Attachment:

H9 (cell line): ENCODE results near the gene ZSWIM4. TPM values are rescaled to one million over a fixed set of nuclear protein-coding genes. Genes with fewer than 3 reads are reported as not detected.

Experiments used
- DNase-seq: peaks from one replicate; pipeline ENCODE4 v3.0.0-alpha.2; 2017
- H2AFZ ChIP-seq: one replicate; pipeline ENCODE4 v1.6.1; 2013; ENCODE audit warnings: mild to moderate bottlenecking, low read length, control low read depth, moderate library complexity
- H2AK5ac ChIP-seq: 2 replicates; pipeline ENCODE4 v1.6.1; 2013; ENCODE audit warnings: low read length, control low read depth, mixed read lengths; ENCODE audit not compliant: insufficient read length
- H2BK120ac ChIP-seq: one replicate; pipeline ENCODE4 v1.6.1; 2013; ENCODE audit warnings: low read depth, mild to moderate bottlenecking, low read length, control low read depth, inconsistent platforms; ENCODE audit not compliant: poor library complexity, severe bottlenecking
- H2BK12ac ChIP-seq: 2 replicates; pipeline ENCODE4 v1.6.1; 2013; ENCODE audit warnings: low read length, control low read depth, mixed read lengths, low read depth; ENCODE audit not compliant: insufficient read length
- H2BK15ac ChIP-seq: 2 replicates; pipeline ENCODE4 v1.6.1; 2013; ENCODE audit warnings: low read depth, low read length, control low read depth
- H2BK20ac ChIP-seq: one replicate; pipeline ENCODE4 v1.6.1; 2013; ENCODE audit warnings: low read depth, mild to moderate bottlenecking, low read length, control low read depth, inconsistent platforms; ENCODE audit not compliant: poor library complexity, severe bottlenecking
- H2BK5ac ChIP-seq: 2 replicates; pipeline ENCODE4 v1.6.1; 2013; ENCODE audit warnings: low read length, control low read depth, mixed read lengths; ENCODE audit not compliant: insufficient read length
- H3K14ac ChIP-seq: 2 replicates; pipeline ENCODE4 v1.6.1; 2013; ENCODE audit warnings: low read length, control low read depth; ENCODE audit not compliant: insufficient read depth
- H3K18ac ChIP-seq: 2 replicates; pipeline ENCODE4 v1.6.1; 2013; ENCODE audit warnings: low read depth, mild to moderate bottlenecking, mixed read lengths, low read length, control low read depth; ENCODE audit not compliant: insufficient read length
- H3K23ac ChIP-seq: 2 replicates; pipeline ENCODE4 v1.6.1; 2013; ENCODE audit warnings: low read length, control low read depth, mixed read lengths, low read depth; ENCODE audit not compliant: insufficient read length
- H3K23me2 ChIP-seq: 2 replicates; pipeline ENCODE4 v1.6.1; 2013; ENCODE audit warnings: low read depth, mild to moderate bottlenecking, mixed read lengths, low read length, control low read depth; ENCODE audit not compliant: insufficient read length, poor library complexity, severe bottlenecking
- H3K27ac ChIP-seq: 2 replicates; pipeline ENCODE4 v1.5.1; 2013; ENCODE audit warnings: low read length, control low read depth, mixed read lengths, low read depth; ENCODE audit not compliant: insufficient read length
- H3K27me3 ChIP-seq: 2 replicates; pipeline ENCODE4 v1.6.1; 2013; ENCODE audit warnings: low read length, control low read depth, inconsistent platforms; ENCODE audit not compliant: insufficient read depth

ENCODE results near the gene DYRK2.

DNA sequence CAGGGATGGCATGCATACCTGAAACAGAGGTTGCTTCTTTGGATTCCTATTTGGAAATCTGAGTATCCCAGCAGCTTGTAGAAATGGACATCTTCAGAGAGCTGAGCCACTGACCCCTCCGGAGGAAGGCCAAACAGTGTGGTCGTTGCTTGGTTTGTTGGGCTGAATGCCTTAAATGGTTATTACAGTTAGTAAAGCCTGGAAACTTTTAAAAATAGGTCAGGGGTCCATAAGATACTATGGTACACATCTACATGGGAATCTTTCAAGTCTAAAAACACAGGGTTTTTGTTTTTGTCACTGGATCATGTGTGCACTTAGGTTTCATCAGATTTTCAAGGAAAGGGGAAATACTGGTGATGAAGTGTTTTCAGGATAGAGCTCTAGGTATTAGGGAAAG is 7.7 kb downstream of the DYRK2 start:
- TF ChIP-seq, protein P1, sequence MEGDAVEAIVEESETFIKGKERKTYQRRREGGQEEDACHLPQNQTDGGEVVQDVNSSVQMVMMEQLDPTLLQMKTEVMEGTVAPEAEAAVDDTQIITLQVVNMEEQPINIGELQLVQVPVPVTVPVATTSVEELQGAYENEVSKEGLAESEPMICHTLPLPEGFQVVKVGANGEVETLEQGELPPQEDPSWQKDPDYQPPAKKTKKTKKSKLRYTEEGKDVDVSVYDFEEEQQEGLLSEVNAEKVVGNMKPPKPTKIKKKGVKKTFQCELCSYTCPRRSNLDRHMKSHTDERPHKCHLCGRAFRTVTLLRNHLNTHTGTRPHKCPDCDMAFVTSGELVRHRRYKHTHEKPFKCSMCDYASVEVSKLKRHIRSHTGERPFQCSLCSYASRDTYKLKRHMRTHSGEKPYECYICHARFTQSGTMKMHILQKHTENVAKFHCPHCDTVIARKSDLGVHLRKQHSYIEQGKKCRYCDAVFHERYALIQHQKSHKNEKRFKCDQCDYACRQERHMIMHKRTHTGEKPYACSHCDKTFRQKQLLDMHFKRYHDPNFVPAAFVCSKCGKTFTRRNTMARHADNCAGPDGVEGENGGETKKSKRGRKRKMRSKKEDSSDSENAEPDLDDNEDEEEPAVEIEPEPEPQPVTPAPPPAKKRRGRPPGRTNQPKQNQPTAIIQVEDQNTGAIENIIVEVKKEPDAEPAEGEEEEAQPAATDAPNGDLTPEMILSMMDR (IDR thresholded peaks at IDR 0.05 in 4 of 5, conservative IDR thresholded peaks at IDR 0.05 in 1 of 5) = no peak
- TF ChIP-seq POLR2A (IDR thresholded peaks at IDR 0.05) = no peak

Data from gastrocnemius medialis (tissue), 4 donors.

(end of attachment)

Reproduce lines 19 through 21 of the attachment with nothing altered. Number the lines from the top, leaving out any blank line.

- TF ChIP-seq, protein P1, sequence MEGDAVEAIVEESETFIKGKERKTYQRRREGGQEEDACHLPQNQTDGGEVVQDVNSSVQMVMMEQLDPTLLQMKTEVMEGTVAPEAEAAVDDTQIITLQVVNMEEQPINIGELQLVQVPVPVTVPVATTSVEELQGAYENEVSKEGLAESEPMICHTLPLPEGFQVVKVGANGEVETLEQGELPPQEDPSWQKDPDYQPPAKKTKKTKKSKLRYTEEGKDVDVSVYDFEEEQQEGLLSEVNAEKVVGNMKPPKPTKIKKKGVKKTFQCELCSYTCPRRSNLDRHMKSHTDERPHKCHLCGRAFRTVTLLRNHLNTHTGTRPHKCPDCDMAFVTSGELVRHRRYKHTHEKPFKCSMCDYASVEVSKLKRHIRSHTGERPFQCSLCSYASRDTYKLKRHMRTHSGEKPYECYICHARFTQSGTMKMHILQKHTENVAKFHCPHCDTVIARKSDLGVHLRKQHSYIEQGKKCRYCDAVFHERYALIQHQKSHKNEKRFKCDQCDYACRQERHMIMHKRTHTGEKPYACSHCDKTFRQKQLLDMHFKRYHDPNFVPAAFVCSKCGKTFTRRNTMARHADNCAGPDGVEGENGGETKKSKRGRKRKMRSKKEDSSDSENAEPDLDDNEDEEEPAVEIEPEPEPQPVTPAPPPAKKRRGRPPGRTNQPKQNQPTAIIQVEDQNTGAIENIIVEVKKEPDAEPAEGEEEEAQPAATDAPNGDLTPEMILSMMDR (IDR thresholded peaks at IDR 0.05 in 4 of 5, conservative IDR thresholded peaks at IDR 0.05 in 1 of 5) = no peak
- TF ChIP-seq POLR2A (IDR thresholded peaks at IDR 0.05) = no peak

Data from gastrocnemius medialis (tissue), 4 donors.